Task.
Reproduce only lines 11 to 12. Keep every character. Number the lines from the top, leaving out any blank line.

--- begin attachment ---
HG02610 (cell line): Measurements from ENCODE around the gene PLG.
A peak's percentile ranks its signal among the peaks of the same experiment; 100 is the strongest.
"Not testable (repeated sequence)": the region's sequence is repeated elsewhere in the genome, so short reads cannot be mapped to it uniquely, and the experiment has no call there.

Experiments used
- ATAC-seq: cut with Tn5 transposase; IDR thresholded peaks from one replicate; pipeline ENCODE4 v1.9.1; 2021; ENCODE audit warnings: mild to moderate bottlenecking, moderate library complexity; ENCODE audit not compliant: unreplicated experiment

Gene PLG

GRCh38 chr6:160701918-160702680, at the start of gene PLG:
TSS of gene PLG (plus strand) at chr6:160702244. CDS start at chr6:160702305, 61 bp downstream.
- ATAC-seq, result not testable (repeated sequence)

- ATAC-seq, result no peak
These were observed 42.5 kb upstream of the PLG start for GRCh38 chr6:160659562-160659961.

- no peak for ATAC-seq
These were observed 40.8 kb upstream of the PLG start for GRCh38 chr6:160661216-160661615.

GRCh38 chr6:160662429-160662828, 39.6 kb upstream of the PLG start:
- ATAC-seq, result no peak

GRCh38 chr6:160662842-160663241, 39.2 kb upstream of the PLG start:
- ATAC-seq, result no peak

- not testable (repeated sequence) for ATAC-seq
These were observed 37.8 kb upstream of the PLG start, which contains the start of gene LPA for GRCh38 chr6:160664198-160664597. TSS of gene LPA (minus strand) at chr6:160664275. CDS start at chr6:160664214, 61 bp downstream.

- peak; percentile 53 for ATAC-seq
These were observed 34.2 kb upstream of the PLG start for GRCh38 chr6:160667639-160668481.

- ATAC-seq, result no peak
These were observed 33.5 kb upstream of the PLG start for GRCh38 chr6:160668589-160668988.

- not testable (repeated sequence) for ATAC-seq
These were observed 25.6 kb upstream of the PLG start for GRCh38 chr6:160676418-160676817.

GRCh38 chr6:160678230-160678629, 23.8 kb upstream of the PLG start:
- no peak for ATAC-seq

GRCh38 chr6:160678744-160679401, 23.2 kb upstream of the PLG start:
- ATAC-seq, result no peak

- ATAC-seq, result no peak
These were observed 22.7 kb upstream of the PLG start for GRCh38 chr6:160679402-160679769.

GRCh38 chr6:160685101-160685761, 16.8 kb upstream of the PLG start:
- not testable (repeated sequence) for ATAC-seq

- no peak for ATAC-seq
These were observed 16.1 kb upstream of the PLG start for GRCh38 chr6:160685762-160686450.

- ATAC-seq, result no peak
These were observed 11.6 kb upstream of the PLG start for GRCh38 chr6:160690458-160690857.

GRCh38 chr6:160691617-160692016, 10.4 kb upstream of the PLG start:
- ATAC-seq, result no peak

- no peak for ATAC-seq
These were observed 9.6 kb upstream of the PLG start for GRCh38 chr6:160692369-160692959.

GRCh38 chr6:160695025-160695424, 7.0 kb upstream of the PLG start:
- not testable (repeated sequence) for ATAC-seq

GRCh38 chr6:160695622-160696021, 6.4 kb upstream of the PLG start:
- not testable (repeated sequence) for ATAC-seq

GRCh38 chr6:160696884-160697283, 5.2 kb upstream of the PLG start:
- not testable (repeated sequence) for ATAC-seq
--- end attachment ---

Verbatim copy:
These were observed 42.5 kb upstream of the PLG start for GRCh38 chr6:160659562-160659961.

- no peak for ATAC-seq